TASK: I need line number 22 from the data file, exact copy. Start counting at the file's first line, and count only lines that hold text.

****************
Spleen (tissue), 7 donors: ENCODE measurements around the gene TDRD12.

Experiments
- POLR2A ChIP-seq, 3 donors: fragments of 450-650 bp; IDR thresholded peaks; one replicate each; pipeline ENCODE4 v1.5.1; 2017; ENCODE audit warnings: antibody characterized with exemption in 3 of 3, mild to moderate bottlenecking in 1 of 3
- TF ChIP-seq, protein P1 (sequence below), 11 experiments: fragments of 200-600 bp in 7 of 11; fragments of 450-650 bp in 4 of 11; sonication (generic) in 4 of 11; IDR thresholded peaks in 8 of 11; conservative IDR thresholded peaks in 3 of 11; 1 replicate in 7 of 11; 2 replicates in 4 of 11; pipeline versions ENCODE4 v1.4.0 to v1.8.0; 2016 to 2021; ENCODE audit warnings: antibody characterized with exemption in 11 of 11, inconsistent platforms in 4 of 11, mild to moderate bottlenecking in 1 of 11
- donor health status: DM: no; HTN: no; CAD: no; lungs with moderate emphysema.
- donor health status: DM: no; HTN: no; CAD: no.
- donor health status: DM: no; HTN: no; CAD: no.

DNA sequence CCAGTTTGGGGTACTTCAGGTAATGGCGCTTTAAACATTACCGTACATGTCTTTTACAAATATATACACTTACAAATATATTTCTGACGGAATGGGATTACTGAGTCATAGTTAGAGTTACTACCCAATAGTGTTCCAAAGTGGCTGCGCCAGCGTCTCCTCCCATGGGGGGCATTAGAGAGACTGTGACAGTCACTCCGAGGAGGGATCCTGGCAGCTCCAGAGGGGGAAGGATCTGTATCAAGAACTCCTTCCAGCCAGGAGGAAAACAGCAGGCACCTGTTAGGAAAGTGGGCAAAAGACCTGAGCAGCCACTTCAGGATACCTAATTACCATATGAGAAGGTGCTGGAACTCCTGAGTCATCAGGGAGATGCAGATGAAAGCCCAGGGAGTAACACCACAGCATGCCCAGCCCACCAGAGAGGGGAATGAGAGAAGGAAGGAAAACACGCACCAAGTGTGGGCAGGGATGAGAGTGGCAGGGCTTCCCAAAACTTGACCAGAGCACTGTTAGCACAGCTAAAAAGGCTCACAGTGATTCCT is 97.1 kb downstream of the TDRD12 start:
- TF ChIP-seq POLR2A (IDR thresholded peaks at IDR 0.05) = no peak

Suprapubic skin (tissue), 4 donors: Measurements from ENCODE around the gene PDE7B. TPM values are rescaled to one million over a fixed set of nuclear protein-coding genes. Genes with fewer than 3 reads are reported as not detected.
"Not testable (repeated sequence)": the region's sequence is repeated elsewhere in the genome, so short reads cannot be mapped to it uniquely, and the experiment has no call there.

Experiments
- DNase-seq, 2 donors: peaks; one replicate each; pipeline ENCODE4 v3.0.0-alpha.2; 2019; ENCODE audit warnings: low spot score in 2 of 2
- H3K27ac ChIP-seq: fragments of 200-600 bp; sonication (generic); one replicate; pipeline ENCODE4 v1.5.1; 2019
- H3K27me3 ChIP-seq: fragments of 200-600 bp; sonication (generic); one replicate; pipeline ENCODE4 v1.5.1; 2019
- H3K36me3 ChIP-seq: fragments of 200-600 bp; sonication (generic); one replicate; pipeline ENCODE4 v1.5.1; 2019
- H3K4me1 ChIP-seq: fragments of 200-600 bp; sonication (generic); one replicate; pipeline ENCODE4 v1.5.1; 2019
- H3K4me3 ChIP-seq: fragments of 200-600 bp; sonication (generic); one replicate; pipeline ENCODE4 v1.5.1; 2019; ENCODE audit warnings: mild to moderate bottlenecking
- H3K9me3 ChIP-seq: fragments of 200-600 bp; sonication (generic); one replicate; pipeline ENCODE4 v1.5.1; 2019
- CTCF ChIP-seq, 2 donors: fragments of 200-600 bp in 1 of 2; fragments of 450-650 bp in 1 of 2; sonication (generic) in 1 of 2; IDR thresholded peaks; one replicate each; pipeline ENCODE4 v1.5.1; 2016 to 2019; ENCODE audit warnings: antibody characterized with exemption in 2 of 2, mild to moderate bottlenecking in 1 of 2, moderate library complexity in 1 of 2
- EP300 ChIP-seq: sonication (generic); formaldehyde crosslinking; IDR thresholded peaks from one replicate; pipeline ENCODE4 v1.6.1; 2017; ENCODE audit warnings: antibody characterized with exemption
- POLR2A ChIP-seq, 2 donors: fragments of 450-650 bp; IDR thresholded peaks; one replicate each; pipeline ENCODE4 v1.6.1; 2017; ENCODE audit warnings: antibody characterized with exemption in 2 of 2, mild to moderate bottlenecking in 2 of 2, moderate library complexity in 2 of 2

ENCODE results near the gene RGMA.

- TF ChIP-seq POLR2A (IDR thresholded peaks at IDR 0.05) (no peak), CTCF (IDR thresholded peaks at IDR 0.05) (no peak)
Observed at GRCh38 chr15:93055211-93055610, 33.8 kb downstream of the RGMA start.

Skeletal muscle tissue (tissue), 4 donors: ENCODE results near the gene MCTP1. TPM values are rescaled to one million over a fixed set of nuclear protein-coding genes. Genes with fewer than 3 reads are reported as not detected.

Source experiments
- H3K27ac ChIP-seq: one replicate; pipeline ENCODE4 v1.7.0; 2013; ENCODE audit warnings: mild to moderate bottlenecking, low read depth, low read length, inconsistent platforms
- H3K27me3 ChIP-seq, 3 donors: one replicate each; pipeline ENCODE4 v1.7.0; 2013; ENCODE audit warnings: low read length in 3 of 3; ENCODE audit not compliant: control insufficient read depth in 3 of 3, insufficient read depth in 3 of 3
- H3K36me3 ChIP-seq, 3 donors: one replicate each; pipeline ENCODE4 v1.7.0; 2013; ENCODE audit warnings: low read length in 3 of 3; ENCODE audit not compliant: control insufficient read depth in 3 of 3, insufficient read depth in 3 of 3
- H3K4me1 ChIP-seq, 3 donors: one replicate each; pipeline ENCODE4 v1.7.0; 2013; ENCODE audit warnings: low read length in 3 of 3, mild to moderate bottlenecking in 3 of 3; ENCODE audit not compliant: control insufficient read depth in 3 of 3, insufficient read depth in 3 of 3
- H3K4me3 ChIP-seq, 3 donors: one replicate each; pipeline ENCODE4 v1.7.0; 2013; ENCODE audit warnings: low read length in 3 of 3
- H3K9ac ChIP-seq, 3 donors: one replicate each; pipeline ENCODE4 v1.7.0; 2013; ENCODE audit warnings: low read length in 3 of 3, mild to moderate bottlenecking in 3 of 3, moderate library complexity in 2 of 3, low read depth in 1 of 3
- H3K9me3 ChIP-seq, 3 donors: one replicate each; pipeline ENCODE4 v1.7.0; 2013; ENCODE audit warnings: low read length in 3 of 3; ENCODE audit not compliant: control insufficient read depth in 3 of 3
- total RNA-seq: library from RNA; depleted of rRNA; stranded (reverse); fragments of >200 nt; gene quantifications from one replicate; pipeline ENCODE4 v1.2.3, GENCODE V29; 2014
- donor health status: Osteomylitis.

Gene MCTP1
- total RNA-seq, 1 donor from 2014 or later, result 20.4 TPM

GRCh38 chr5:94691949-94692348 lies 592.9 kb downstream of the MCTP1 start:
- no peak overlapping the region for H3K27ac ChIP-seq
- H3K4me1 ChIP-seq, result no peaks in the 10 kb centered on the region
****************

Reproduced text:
- POLR2A ChIP-seq, 2 donors: fragments of 450-650 bp; IDR thresholded peaks; one replicate each; pipeline ENCODE4 v1.6.1; 2017; ENCODE audit warnings: antibody characterized with exemption in 2 of 2, mild to moderate bottlenecking in 2 of 2, moderate library complexity in 2 of 2